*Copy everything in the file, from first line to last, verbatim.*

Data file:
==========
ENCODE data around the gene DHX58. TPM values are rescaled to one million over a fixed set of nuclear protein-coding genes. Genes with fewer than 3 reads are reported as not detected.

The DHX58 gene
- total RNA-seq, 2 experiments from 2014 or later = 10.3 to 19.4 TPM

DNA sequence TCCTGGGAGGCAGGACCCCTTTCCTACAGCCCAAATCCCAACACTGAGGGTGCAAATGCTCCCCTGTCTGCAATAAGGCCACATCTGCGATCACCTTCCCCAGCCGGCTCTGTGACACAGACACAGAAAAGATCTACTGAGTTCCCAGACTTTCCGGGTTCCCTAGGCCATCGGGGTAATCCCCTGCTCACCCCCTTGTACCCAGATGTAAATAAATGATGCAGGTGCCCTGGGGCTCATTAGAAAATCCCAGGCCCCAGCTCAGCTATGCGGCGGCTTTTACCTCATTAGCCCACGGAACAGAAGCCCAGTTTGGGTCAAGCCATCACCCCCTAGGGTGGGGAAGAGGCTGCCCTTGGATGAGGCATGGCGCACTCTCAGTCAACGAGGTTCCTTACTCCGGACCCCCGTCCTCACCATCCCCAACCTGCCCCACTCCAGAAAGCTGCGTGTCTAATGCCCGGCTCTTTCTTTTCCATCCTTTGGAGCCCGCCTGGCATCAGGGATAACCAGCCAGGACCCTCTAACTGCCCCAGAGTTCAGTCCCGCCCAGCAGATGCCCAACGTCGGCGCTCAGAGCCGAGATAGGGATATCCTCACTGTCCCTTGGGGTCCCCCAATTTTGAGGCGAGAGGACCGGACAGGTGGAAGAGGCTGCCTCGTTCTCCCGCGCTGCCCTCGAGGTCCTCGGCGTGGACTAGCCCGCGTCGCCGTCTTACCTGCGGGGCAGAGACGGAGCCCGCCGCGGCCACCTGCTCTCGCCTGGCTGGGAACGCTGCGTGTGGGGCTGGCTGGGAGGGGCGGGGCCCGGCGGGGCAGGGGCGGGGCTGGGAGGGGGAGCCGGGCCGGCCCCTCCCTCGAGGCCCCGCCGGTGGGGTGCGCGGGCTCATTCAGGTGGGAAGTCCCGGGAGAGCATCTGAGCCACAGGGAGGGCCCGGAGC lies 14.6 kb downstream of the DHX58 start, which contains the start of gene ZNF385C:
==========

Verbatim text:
ENCODE data around the gene DHX58. TPM values are rescaled to one million over a fixed set of nuclear protein-coding genes. Genes with fewer than 3 reads are reported as not detected.

The DHX58 gene
- total RNA-seq, 2 experiments from 2014 or later = 10.3 to 19.4 TPM

DNA sequence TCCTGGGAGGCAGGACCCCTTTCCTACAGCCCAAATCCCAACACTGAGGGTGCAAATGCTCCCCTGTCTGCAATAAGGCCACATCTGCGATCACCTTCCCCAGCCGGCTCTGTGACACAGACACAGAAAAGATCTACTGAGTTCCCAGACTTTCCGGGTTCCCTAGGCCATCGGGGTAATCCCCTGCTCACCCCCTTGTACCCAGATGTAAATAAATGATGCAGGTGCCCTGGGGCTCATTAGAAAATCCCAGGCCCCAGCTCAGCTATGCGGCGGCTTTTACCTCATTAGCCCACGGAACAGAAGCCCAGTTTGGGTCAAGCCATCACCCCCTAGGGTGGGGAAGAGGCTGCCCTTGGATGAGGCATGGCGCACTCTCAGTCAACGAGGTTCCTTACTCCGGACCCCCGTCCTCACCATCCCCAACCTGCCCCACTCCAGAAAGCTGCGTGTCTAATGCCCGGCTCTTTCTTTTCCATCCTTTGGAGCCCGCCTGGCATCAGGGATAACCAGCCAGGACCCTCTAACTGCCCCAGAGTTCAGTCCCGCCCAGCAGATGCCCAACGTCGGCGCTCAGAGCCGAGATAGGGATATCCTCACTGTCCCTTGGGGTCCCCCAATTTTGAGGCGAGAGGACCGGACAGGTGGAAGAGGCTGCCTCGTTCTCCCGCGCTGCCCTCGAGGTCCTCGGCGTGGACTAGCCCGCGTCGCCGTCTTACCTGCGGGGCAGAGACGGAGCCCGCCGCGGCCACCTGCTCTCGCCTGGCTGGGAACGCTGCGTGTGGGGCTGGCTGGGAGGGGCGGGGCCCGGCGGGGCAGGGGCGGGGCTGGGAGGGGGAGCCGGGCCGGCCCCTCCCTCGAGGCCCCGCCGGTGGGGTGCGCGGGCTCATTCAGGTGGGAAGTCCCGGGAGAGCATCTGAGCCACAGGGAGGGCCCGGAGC lies 14.6 kb downstream of the DHX58 start, which contains the start of gene ZNF385C: